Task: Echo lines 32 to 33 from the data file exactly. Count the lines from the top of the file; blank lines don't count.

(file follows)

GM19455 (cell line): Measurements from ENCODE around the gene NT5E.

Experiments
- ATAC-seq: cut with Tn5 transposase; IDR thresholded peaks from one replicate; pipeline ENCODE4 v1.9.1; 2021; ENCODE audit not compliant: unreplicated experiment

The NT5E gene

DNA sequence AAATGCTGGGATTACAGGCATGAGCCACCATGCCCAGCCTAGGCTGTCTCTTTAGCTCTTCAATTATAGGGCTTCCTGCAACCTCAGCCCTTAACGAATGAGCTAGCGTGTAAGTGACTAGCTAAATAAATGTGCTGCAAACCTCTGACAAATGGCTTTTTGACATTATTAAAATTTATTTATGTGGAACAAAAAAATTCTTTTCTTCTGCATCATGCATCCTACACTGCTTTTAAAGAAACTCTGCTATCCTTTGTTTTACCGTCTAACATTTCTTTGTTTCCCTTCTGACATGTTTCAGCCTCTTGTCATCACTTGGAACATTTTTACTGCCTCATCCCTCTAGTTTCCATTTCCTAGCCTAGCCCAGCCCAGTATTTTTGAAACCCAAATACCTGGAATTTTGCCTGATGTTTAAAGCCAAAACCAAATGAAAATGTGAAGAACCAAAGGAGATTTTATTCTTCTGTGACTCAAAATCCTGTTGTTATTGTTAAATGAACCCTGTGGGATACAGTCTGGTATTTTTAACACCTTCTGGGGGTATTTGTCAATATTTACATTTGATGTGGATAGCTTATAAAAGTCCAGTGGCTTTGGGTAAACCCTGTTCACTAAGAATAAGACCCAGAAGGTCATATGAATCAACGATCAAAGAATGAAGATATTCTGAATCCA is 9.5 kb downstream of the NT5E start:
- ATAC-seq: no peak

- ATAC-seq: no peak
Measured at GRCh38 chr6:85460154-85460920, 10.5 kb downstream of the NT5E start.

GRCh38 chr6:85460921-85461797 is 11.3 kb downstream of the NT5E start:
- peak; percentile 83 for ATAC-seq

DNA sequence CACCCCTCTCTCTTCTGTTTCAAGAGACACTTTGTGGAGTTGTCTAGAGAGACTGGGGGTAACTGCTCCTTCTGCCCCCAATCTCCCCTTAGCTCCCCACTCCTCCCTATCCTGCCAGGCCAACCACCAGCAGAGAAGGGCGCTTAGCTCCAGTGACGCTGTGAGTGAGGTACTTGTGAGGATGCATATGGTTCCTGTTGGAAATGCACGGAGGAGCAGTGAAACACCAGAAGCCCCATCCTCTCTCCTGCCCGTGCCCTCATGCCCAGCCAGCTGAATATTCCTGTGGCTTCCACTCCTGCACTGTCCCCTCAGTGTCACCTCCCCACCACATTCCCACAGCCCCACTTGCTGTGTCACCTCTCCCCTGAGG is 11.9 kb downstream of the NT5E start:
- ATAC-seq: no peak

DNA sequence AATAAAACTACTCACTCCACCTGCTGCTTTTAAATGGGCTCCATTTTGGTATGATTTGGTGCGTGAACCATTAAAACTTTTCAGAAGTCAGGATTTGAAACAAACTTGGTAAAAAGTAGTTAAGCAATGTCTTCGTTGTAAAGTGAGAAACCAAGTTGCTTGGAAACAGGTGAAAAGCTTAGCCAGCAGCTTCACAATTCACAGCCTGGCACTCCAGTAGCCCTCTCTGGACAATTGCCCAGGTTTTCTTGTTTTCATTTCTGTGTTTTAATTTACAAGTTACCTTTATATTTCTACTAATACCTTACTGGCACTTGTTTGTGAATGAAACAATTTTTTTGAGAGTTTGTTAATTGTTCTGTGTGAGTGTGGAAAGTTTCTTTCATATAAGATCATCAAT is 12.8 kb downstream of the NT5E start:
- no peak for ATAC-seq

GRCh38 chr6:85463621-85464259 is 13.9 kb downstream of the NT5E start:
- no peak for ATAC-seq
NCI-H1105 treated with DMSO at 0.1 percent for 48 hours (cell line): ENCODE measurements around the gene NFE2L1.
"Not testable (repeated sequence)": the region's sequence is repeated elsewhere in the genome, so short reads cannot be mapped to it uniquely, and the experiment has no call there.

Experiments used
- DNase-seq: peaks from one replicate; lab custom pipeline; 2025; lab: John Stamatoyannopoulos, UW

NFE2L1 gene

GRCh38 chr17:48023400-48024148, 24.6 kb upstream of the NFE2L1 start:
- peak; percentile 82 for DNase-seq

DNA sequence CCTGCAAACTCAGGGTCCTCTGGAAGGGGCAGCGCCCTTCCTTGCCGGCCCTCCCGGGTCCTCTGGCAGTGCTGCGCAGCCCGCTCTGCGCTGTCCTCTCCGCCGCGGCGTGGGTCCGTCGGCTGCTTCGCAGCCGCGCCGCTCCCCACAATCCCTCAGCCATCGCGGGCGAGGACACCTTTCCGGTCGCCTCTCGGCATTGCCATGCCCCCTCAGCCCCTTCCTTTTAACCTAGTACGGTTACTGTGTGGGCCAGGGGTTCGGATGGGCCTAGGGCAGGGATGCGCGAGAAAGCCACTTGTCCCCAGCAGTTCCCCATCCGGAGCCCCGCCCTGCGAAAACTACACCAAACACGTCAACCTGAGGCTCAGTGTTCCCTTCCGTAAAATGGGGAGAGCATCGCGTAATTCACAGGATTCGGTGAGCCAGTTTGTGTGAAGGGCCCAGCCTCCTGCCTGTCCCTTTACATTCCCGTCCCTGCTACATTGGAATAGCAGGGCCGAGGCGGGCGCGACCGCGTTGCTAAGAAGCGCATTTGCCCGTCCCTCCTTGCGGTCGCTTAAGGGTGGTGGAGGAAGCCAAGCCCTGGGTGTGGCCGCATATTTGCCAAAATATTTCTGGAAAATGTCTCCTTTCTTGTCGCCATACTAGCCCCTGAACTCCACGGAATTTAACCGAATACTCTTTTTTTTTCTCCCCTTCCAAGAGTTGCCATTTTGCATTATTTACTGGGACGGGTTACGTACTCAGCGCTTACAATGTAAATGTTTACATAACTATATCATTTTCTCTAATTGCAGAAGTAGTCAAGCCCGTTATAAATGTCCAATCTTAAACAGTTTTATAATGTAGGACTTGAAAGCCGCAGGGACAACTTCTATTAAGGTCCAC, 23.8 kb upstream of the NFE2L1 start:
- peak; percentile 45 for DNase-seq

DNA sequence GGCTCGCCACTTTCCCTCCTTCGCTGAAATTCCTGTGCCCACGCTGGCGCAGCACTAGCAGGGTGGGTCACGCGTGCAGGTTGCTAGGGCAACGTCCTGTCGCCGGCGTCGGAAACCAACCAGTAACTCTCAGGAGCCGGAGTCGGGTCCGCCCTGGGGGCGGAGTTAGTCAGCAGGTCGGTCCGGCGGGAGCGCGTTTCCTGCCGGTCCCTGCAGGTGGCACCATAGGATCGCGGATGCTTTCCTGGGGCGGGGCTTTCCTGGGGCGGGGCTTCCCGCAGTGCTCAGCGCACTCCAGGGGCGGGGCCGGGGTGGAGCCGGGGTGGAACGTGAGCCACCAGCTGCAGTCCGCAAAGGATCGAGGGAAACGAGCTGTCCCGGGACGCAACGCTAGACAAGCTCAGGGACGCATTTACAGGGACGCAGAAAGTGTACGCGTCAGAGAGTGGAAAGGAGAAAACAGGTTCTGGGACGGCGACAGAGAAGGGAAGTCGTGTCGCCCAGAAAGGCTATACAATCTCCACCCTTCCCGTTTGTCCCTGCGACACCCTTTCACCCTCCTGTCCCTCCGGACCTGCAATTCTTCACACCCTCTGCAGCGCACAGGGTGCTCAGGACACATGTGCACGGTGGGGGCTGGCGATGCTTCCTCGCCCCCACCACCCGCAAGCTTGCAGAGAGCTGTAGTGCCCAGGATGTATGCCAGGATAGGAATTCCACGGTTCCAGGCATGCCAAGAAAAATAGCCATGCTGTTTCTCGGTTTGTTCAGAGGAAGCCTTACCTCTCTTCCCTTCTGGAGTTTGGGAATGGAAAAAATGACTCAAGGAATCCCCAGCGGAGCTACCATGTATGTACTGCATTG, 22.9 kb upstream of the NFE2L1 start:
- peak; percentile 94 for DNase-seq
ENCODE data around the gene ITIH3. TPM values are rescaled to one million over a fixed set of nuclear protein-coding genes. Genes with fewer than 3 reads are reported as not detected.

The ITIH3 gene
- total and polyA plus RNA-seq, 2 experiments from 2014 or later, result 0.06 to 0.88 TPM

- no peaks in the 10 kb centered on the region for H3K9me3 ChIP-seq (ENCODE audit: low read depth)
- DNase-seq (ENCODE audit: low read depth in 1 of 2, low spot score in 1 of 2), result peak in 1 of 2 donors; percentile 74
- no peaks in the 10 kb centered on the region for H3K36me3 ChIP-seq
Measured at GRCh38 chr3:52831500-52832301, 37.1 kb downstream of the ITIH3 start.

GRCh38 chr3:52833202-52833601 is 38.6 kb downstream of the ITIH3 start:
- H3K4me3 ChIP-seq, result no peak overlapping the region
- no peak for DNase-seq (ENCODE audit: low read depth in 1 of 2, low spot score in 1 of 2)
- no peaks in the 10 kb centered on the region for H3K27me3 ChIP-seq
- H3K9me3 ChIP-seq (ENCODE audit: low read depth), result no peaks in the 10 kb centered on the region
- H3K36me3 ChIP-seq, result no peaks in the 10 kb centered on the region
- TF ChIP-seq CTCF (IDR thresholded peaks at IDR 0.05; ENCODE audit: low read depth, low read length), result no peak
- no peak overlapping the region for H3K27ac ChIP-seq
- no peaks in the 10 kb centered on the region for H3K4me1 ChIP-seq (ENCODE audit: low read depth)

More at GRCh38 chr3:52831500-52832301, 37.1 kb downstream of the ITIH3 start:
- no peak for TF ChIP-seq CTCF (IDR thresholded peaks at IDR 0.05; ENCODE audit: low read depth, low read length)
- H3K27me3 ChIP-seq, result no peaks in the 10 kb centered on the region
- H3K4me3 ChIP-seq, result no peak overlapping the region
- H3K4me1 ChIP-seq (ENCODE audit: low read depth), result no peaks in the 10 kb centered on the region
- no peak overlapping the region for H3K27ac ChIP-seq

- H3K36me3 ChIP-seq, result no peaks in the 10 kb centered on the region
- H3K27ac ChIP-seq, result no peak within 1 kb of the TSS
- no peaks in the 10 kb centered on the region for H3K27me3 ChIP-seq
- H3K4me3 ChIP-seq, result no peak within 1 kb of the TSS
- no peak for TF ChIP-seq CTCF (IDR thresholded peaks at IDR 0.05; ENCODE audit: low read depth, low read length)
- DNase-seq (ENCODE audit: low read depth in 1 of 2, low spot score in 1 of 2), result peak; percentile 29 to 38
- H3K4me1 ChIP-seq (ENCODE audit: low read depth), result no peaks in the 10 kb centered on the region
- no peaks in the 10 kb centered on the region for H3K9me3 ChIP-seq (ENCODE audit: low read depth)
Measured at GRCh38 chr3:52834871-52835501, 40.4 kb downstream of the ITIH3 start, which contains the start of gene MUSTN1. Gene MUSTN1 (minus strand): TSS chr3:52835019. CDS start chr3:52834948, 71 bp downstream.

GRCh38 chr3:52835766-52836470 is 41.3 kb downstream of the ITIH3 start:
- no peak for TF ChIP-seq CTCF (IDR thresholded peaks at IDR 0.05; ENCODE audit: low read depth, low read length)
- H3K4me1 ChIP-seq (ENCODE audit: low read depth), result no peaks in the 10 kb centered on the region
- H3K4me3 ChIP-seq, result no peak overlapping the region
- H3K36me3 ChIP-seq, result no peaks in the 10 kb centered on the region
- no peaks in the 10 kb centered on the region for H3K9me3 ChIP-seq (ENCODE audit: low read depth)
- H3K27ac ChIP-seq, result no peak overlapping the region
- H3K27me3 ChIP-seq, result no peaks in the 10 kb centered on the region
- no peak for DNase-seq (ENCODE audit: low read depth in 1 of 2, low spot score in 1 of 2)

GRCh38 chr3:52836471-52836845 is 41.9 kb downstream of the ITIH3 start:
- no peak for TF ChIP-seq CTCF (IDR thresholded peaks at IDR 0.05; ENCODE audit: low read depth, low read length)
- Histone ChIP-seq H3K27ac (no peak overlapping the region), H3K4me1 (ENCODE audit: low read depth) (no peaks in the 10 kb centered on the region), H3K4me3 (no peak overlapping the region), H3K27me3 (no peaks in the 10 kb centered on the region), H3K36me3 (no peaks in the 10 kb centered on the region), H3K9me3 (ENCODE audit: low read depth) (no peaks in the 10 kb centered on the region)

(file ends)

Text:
- DNase-seq (ENCODE audit: low read depth in 1 of 2, low spot score in 1 of 2), result peak in 1 of 2 donors; percentile 74
- no peaks in the 10 kb centered on the region for H3K36me3 ChIP-seq